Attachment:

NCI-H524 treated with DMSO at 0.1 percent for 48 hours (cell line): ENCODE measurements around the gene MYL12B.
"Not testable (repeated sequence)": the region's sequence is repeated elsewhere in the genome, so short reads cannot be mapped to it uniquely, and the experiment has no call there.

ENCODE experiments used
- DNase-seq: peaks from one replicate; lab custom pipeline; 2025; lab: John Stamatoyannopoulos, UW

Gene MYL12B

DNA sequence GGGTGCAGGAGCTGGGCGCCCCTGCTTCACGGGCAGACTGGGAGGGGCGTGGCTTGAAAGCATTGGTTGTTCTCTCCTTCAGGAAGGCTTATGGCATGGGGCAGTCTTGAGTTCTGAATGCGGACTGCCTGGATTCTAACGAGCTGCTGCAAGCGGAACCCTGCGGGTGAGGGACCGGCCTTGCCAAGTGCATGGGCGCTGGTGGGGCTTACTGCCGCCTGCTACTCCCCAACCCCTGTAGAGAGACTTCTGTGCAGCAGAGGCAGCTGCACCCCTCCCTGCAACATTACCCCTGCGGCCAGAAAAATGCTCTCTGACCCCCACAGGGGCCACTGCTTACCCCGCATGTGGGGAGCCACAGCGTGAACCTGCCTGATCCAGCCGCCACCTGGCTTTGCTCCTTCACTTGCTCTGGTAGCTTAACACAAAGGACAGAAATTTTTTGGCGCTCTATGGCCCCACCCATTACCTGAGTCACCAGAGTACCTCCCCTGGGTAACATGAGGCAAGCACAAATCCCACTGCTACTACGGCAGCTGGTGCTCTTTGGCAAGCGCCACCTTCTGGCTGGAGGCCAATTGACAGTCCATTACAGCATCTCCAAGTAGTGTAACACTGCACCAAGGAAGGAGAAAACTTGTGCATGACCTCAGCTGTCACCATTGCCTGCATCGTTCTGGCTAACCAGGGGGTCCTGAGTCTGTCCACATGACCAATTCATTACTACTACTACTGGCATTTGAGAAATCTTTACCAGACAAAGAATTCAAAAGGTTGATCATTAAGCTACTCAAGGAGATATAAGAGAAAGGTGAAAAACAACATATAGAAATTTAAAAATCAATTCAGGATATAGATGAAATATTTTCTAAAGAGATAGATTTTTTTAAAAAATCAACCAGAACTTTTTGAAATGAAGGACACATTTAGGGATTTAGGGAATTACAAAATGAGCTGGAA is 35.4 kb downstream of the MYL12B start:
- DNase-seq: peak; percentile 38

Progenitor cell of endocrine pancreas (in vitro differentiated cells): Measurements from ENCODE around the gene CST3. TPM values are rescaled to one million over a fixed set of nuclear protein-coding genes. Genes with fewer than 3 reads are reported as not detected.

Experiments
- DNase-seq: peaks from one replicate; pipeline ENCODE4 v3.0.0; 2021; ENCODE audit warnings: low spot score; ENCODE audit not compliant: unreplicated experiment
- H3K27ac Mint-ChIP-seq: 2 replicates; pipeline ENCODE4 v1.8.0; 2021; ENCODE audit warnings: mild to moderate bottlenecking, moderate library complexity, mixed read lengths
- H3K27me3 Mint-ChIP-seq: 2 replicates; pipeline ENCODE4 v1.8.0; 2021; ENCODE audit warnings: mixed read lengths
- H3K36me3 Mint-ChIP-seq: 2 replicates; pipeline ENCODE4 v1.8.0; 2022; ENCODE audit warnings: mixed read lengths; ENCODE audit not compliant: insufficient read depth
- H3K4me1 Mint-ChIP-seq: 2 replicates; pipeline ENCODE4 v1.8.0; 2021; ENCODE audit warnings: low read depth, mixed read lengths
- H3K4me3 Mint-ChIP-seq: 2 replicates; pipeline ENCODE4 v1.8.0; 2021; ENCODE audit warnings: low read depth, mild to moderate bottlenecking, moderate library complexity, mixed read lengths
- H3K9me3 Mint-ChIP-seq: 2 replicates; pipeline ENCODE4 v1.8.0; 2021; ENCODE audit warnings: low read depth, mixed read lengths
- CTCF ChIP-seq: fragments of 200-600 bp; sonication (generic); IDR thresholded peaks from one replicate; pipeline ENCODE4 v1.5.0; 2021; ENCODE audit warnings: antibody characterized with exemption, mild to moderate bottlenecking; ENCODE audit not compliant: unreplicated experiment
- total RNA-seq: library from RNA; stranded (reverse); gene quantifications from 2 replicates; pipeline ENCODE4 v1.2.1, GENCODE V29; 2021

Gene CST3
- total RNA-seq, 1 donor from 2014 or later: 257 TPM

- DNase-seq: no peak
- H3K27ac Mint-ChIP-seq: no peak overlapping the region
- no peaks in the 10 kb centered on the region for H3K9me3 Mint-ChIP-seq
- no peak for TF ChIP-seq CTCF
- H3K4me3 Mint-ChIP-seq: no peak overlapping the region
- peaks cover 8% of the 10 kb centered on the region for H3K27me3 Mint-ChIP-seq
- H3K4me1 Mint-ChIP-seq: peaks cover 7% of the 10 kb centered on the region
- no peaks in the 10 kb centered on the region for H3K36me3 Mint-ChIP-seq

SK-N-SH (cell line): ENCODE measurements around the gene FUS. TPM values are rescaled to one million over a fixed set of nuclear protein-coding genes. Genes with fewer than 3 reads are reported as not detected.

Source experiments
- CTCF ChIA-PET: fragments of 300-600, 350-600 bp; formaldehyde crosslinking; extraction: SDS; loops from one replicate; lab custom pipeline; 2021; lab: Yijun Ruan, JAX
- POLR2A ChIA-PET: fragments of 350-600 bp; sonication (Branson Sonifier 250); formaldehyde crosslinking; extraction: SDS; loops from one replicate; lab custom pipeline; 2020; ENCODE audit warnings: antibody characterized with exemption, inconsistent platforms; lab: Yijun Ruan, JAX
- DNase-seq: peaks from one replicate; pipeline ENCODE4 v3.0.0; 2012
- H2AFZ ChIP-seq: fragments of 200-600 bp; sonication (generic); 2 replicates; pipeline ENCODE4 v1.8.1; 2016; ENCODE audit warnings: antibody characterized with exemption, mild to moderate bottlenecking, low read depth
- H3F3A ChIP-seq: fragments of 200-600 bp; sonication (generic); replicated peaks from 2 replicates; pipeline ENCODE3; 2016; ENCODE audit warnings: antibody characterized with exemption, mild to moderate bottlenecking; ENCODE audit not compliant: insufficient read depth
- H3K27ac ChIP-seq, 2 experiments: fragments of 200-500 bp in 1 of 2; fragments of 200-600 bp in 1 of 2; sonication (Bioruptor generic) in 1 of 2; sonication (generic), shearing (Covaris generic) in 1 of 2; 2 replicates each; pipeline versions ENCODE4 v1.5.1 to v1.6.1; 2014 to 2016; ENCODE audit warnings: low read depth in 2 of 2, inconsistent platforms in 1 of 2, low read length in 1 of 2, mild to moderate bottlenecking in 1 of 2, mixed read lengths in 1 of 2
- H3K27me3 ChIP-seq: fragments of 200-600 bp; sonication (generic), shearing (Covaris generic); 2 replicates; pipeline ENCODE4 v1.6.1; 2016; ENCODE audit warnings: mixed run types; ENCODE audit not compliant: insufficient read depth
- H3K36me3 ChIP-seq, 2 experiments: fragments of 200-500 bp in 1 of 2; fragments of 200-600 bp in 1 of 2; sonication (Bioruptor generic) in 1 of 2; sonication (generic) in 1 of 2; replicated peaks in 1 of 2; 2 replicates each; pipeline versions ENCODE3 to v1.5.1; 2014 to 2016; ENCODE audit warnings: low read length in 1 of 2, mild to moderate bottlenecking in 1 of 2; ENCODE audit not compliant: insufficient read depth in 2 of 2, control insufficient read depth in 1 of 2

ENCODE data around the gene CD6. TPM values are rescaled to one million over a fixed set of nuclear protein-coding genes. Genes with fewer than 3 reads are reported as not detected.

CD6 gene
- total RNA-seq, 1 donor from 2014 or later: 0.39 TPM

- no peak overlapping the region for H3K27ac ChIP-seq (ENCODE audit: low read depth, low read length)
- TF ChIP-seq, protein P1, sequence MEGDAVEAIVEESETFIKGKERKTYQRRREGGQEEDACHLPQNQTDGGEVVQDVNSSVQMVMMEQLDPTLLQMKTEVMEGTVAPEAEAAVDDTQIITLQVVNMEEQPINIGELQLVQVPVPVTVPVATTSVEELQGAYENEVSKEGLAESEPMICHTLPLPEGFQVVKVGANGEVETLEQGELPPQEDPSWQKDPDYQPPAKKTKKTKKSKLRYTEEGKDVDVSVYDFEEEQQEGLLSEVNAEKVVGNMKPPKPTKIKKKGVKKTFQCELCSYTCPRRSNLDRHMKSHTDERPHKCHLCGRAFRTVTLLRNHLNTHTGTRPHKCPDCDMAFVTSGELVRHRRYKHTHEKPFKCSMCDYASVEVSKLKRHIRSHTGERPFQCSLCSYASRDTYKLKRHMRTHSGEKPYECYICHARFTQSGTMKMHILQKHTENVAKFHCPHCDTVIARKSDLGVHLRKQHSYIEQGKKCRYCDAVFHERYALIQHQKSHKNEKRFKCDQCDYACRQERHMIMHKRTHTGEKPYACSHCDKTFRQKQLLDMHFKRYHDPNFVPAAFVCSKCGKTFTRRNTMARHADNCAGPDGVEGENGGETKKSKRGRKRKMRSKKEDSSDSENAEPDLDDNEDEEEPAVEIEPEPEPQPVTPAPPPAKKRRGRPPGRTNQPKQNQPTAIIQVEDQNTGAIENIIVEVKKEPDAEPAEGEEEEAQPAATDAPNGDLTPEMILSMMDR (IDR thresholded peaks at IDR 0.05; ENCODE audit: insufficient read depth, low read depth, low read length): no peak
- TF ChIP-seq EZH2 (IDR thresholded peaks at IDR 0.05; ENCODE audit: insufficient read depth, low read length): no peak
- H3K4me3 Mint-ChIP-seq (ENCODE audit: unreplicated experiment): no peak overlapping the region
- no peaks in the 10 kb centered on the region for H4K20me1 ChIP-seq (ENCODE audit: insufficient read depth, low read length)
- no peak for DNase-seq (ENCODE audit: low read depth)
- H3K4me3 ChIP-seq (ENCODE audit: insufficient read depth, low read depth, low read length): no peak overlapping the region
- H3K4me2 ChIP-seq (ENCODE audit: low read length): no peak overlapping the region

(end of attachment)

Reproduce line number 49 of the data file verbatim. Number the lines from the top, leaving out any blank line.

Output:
- H3K4me2 ChIP-seq (ENCODE audit: low read length): no peak overlapping the region